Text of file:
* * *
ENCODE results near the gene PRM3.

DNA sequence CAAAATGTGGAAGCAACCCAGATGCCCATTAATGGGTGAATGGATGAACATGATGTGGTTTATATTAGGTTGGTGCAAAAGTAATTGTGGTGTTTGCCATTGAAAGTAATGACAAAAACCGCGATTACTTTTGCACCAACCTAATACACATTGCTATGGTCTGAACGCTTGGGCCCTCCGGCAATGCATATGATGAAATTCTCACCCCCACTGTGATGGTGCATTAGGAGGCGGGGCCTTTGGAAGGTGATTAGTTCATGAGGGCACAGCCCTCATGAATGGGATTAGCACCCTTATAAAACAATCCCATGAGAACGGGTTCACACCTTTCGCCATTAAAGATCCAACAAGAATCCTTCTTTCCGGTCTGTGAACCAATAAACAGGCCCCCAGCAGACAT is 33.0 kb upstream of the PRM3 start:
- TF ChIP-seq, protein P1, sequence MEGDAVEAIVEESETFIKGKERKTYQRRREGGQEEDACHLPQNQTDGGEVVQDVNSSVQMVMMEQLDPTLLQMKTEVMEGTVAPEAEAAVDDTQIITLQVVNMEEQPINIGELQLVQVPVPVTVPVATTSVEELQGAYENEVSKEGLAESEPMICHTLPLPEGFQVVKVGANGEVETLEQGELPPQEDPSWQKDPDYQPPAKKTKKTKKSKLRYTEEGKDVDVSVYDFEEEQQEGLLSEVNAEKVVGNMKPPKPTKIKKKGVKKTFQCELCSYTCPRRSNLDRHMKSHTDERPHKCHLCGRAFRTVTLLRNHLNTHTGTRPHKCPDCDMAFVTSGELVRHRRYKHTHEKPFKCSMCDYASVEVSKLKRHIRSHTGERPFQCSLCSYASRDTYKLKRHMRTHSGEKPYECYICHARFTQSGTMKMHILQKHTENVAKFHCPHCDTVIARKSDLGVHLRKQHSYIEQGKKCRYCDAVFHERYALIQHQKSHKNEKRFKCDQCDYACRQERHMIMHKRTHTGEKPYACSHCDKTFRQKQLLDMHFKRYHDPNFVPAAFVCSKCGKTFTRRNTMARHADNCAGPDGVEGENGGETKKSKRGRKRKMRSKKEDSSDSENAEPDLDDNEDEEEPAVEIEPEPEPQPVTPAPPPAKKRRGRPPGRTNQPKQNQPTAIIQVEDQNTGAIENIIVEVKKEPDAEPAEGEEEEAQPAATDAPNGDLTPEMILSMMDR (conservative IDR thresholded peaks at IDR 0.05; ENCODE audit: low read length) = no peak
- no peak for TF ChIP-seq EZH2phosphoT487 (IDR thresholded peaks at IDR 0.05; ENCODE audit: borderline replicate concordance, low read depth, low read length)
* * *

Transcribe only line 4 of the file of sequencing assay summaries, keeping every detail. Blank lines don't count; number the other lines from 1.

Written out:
- no peak for TF ChIP-seq EZH2phosphoT487 (IDR thresholded peaks at IDR 0.05; ENCODE audit: borderline replicate concordance, low read depth, low read length)